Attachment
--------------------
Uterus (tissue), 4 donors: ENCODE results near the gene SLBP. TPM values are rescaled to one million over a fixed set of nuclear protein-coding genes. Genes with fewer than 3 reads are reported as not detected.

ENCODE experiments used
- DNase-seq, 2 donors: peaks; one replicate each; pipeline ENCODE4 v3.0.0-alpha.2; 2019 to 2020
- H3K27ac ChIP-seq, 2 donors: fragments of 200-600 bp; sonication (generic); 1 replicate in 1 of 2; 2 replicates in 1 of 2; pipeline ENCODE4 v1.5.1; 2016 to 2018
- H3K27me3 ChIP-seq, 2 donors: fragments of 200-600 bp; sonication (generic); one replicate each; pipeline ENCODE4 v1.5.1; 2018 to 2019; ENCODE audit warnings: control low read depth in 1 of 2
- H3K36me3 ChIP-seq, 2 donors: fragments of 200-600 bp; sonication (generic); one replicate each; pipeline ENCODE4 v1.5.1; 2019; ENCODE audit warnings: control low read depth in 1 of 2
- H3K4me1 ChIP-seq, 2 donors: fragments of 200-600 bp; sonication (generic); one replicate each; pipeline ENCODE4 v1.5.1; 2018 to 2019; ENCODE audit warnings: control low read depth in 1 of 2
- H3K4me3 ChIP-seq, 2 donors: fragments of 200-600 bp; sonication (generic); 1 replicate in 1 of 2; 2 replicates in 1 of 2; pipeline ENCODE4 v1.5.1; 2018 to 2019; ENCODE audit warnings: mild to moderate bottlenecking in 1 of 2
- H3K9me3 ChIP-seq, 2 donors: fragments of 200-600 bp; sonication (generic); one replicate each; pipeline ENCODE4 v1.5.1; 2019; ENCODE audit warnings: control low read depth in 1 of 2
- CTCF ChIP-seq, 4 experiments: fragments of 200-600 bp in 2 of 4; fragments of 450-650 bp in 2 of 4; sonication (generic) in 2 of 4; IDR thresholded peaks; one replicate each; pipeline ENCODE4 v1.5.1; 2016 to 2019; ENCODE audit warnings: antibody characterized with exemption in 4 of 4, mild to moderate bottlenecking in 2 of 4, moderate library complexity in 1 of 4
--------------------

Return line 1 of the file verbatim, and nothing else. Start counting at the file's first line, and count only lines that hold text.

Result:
Uterus (tissue), 4 donors: ENCODE results near the gene SLBP. TPM values are rescaled to one million over a fixed set of nuclear protein-coding genes. Genes with fewer than 3 reads are reported as not detected.